Last week-end I read of yet another case of Scotland seeming to be ‘asleep at the wheel’ (TESS ‘Schools key to cracking nation’s coding shortage.) Reducing computing teachers in our schools by 25% over a decade when technology has taken over our lives and the digital sector is already a massive area for jobs growth is more than ‘not smart’ – it’s a near dereliction of duty.
Education determines the future prospects of any country. Like many, I ask myself, is there any aspect of the the SNP’s ‘learner journey’ that is delivering for the next generation?
Pre-school education. The numbers of GTCS teachers in the Nursery sector has declined by 29% in a decade to just one per 84 pupils in Scotland. Every piece of evidence tells us that teacher input in the early years, particularly for poorer and/or less able children is essential if we are serious about social justice and economic prosperity.
Primary education. The 2014 Scottish Survey of Achievement showed declining literacy rates in our schools. Less widely reported was the worryingly smaller ‘pool’ of high-end achievers – those working ‘very well’ or ‘beyond’ the expected level (a level I assume to be a baseline expectation.) At the end of P7 56% of pupils may have been working ‘very well’ at the expected level in reading but none were recorded as working beyond it. 23% were working ‘very well’ at the expected level for writing; listening and talking and (respectively) just 5% and 8% ‘beyond it’. The 2013 Numeracy survey saw just 26% of P7 pupils performing ‘very well’ at the expected level with none recorded to be working beyond it.
Secondary. The historic tenet of Scottish education – breadth – has all but disappeared past S3 in much of Scotland with subjects narrowing to just 6 in S4. This, ironically coincides with an era when broadly educated, skilled and creative young adults are the most likely to prosper in current and future growth sectors – like the digital sector.
The commitment to the comprehensive principle has also been undermined as the new qualifications have near excluded the less academically able from the exam system altogether.
Further Education colleges. Since 2007 college budgets have been slashed and student numbers have fallen by over 150,000. The FE sector provides for post-school practical education and skills training and is also vital for adults needing to upgrade their skills in search of new employment opportunities.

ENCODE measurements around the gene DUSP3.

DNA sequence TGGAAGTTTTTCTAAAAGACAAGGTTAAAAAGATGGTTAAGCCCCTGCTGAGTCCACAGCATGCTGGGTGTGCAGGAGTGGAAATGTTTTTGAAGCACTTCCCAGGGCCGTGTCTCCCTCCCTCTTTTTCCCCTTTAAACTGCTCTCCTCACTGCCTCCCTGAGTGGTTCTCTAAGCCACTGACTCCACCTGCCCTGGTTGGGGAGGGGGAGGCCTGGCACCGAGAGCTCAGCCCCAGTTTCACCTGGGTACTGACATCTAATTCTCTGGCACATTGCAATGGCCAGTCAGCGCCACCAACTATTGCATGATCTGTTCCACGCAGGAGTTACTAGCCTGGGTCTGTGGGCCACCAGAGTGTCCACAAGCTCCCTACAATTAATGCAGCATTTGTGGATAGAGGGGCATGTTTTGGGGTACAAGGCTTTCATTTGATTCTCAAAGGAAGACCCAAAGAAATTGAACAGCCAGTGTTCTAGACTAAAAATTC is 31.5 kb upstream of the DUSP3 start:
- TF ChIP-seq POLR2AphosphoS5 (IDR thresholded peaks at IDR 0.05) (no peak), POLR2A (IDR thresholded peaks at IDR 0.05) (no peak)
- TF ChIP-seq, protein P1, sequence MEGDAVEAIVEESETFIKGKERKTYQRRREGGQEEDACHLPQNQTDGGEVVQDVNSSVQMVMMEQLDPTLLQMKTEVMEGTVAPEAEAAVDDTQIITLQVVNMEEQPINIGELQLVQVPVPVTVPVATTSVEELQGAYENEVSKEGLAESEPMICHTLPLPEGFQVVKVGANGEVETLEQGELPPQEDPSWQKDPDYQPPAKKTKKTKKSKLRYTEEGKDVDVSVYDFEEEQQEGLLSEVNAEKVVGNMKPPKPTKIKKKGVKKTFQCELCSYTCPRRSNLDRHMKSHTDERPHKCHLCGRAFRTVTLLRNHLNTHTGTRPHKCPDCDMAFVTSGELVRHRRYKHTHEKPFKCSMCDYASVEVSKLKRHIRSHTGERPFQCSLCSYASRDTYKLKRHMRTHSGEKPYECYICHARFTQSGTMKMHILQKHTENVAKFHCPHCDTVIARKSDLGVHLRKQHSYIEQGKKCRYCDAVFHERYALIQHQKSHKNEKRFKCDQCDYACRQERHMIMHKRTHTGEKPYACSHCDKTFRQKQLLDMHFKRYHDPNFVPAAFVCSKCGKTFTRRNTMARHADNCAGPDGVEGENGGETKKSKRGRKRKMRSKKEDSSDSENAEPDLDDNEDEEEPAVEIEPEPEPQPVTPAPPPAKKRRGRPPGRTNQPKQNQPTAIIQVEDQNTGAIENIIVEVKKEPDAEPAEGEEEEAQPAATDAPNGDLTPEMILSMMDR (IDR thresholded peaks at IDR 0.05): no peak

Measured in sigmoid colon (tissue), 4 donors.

Universities: the % of Scots domiciled undergraduates at our top Universities is falling. The figure at Edinburgh University last year was 40.5% (down from 44%) and at Glasgow University 63% (down 10% in a single year.) Funded/free places are ‘capped’ and our pupils have to compete with rising applications from the elite of the (non UK) EU. Universities cannot discriminate so the statistics suggest that bright young Scots who are missing out.
Student Grants: tuition remains free for all Scots educated (including the wealthy) but grants for poorer students were drastically cut in 2012. By 2014 student loans had doubled.
In 2014/15 nearly 20,000 of Scotland’s least well-off students took out loans averaging nearly £5,900 a year to fund their living costs compared with just 1,900 for better off families. Perversely, students from poorer families in Scotland have higher debt burdens than those from wealthy families.
By any measure the above is a terrible but also intellectually incoherent legacy. Where’s the strategy? It would appear the massive potential of young people from all backgrounds and abilities is being sold short.
So, what’s to be done?
Firstly, it makes absolutely no educational or economic sense to have imposed stringent cuts on local government which is seeing teaching posts disappear, piece-meal from schools. How on earth is that going to close the attainment gap or raise standards?
Second, Kezia Dugdale’s plan to invest additional money to all primary aged pupils from deprived backgrounds, direct to schools, makes both practical and intellectual sense. The OECD said as far back as 2007 that the socio/economic attainment gap in Scottish education exists as much within schools as between them. This policy ensures the challenge to raise the attainment of the under privileged is one all schools share. Also, it places trust in those best placed to have an impact – teachers.
For the longer term ‘raising attainment’ just isn’t ambitious enough. Scotland has to ‘step up’ a gear. We need to transform our education system and it is only great teachers and school leaders who can do this for us. Scotland takes pride in its commitment to maintaining a high quality teaching profession. We know we have some fantastic teachers and we know our schools have the capacity to deliver – if we let them. Yes, plainly there has to be a coherent national strategy for education with local planning / strategic input, accountability and high expectations to back it up. Bureaucracy has its place. Surely, though bureaucracy should only exist to serve the interests of our educators – not to inhibit or control them.
Sarah Atkin is a voluntary contributor to the ‘Commission on School Reform’ and a Scottish Labour Regional List candidate for the Highlands and Islands.